Continental, other carriers respond to rivals' discounts


September 14, 1993|By Suzanne Wooton | Suzanne Wooton,Staff Writer The New York Times News Service contributed to this article.

Continental Airlines yesterday sent a "back off" message to Southwest Airlines as it introduced "peanut fares" from Baltimore-Washington International Airport to nine cities.

The Houston-based airline cut its unrestricted fares by as much as 72 percent and more than doubled its BWI departures, from seven to 16. In addition, the airline unveiled a new "Add a Penny, Add a Pal" program that allows a companion to fly for one cent each way with the purchase of a round-trip "peanut fare."

At the same time, the nation's airlines, following the lead of Northwest Airlines, cut fares yesterday up to 45 percent on domestic flights through Dec. 16. Tickets must be bought before Saturday.

Continental's announcement -- part of an East Coast fares reduction affecting almost 10 percent of Continental's total 2,100 daily flights -- heightens the intense fare war that began locally two months ago when the upstart, Dallas-based Southwest, said it would begin service at BWI.

That airline begins its low-fare, no-frills flights here tomorrow.

"They're basically saying to Southwest, 'Stay out of our market. Go pick on someone else,' " said Miles Henderson, an airline analyst for Society Asset Management Inc. in Cleveland.

"They [Continental] know that sooner or later Southwest is going to expand on the East Coast. It's just a question of where," Mr. Henderson said.

Southwest, however, has said it has no plans to expand in the near future.

Reflecting Southwest's successful strategy, the financially struggling Continental, which emerged from its second bankruptcy reorganization in April, said yesterday that it will focus increasingly on short-haul markets of less than 500 miles.

"These fares will get people off the highways and off their couches, because the levels make travel affordable for more people," Robert W. Lepisto, Continental's vice president of passenger sales, said during a news conference at the Camden Yards warehouse.

The lower fares, he said, will bring more tourism and convention business to Baltimore and mean a one-third increase in the 60-person Continental staff here.

Effective Oct. 1, Continental's new, unrestricted round-trip fare to Atlanta, for instance, will be $258, compared to the current $652. But for a penny more each way, a companion can fly along, making the round-trip price $258.02 for two.

The peanut fares have no restrictions; seating is not limited. On the "Add a Penny, Add a Pal" fares, seating will be limited on busier flights, the airline said.

In addition to the previously announced prices to Cleveland and Chicago, new discounted fares are being offered, effective Oct. 1, to Greensboro, N.C., Newark, N.J., Buffalo, N.Y., Atlanta and -- Tampa, Jacksonville and Fort Lauderdale, Fla. On Nov. 1, the airline will begin service to Charleston, S.C.

In July, USAir and Continental set off fares wars by matching Southwest's planned $49 and $89 fares to Cleveland and Chicago respectively.

In a particularly aggressive response, USAir also added flights and tacked on a frequent-flier promotion for the two Midwest routes.

David Shipley, a spokesman for USAir, the largest carrier at BWI, said yesterday that the Arlington, Va.-based airline was studying Continental's latest fares.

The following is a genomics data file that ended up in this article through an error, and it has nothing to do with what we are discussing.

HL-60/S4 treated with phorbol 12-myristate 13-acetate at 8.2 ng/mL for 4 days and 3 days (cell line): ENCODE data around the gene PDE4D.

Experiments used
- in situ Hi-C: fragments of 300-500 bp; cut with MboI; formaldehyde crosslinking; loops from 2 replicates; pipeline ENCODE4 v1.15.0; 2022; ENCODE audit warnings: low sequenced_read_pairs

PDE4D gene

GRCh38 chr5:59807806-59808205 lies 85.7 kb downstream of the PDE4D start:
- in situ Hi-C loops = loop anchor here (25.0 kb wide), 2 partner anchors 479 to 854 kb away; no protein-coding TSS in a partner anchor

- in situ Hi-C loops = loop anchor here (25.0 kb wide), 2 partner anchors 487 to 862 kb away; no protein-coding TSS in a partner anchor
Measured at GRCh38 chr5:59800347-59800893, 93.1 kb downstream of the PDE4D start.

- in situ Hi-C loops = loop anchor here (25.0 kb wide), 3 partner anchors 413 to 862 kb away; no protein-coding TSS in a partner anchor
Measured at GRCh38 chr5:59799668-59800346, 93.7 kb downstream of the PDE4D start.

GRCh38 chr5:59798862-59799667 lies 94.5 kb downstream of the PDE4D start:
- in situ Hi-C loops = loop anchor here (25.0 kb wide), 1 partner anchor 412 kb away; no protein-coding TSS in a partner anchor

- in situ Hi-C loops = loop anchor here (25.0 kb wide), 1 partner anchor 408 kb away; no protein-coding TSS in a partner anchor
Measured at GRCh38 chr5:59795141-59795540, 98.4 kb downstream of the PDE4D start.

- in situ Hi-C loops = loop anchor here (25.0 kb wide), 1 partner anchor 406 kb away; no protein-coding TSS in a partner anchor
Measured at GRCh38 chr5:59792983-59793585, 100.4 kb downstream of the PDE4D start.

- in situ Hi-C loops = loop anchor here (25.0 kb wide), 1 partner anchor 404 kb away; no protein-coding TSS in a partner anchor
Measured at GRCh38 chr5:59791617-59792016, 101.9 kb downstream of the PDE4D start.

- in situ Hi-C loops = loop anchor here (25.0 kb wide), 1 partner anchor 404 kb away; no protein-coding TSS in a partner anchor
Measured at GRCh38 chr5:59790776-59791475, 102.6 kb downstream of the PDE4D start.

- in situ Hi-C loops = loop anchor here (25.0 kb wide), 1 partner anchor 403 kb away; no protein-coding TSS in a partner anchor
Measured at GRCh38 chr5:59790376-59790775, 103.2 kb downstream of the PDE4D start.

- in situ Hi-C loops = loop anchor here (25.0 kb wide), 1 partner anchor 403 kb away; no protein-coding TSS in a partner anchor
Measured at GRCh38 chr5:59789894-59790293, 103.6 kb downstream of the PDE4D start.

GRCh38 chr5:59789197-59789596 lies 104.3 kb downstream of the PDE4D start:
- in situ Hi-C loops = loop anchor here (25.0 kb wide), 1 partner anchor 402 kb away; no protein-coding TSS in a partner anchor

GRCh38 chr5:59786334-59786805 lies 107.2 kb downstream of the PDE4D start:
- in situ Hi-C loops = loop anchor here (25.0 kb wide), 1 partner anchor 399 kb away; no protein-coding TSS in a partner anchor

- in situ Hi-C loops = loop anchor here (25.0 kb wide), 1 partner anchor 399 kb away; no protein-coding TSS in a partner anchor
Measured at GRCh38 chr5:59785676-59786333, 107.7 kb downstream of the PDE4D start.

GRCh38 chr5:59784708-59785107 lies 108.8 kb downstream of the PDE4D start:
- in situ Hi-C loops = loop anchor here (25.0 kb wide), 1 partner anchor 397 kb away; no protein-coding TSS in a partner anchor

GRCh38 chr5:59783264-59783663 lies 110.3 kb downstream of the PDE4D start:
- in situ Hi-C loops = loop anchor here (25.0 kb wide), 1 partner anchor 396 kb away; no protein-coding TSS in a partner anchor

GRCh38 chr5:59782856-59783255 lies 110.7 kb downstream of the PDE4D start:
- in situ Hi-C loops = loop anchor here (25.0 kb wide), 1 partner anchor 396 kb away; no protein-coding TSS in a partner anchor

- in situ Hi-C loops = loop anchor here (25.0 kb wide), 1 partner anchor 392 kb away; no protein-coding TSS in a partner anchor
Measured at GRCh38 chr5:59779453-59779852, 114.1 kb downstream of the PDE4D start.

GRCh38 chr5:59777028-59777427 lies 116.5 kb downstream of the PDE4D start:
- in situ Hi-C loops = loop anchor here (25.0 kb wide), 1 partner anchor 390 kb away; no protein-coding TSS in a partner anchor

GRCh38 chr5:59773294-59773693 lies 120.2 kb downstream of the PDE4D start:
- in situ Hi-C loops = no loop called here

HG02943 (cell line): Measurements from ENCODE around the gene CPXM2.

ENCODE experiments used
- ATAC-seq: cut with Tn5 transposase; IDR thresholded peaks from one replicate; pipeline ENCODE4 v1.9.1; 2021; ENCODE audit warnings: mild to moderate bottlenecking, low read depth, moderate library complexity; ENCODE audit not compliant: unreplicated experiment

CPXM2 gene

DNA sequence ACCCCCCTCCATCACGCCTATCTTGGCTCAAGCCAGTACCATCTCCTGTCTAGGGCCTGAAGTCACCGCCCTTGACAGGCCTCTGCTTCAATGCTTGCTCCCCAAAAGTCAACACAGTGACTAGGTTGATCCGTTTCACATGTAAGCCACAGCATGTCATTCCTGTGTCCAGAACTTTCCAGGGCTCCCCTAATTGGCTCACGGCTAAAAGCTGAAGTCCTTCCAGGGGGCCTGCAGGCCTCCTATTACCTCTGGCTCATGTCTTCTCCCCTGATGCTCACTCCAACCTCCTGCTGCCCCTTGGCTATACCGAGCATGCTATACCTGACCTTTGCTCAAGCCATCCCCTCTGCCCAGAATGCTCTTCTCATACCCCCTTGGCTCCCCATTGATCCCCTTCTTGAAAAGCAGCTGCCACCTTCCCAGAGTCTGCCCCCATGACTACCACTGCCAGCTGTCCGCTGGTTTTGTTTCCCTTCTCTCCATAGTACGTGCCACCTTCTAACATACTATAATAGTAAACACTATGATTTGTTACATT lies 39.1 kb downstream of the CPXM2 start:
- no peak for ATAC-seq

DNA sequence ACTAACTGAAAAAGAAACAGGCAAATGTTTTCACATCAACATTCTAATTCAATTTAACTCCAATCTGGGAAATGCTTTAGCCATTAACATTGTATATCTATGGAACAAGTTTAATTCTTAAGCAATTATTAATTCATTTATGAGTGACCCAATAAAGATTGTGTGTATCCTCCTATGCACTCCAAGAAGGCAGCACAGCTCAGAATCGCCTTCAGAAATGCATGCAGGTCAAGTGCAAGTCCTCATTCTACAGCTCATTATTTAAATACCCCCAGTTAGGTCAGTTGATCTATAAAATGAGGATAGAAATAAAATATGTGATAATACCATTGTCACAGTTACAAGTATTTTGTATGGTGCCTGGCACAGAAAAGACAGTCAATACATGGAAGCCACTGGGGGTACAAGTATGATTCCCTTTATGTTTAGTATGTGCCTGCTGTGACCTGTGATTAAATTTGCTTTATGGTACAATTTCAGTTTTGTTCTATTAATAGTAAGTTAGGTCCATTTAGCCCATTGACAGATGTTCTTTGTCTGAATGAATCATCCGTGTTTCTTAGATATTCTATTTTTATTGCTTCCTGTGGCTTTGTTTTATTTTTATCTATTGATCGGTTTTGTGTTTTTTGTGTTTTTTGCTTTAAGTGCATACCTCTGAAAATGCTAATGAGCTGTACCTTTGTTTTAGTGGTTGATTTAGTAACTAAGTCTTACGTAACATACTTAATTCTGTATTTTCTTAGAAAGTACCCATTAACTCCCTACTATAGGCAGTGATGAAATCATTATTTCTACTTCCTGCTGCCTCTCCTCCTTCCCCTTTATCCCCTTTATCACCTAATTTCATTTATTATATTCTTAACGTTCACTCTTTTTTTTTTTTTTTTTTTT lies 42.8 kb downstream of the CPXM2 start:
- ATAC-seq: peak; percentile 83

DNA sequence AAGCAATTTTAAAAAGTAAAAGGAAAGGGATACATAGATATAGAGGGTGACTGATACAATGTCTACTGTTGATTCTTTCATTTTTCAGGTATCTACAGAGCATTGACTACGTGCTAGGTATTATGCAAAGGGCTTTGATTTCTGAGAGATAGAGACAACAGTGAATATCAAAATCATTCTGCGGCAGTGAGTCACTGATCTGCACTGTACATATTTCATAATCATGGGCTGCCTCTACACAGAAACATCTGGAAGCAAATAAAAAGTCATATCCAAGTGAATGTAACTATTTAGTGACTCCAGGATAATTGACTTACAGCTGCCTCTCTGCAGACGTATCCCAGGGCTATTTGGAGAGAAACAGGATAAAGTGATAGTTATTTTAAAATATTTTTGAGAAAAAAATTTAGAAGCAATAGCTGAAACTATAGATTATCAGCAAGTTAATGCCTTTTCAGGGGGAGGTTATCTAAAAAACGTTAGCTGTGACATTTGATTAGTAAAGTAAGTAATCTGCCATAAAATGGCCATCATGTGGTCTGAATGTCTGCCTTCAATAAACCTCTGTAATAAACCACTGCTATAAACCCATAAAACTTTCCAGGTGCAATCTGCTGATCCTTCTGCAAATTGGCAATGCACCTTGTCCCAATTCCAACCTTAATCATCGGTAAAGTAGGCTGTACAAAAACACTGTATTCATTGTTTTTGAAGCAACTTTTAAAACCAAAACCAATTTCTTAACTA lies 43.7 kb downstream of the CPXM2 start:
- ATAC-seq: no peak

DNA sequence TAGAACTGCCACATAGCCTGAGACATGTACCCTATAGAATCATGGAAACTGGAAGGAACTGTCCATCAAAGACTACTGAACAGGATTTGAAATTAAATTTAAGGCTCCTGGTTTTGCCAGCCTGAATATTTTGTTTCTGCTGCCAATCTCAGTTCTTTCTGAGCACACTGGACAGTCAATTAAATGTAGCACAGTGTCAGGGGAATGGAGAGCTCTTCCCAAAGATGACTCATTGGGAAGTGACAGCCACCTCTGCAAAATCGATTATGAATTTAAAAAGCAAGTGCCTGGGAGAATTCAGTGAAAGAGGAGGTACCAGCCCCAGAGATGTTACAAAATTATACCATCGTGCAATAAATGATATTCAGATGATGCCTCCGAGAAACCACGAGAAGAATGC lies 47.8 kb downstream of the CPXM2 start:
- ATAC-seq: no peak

"We'll just have to wait and see," Mr. Shipley said.

USAir serves all the cities targeted for new fares by Continental, but its costs are roughly 50 percent higher than Continental's.

Continental, which reorganized under Chapter 11, now has far less debt service and lower labor costs than any other airline.

Continental is hoping its new emphasis on short-haul service will pay off. Thus far, its financial comeback has fallen short. After losing $24.4 million for the second quarter that ended June 30, Continental cut 2,500 jobs, retired 30 older planes and eliminated service to nine cities.

While the outlines of the new Continental route strategy had been known since last week, the size of Northwest's discounts disclosed yesterday surprised rivals, even though the industry suspected something was afoot Friday when only Northwest among major airlines did not follow Trans World Airlines' lead by raising domestic round-trip fares by $20.

In the current round of discounting, some airlines, including Northwest, have included flights to Mexico and the Caribbean in the sale. But on all carriers, including American, United, Delta and TWA, the fares are nonrefundable, a Saturday stay is required, flights over the Thanksgiving holiday are out and tickets must be bought at least 14 days ahead. Seats on all flights are limited.

Northwest said its 45 percent discount generally applied on non-stop flights or heavily traveled routes, with shorter flights or those that connect at hubs discounted at 35 percent.


Here is a comparison of Continental's old, unrestricted fares and its fares announced yesterday. All fares are one way and effective Oct. 1, with the exception of the Charleston, S.C, fare, which is effective Nov. 1.

C9Destination... ... ... ...Old... ... New... ... % diff..

Cleveland... ... . ... ...$49*... .. $49... ... ... ...

Greensboro, N.C... ... ...249... ... 69... ... ... ..72

Newark, N.J... ... ... ...249... ... 69... ... ... ..72

Buffalo, N.Y... .. ... ...252... ... 99... ... ... ..61

Charleston, S.C... ... ...283... ... 99... ... ... ..65

Atlanta... ... ... ... ...326... ...129... ... ... ..60

Tampa, Fla... ... ... ... 410... ...169... ... ... ..59

Jacksonsville, Fla... ... 336... ... 179... ... ... .47

Fort Lauderdale, Fla... . 410... ... 189... ... ... .54

* Prior reduction

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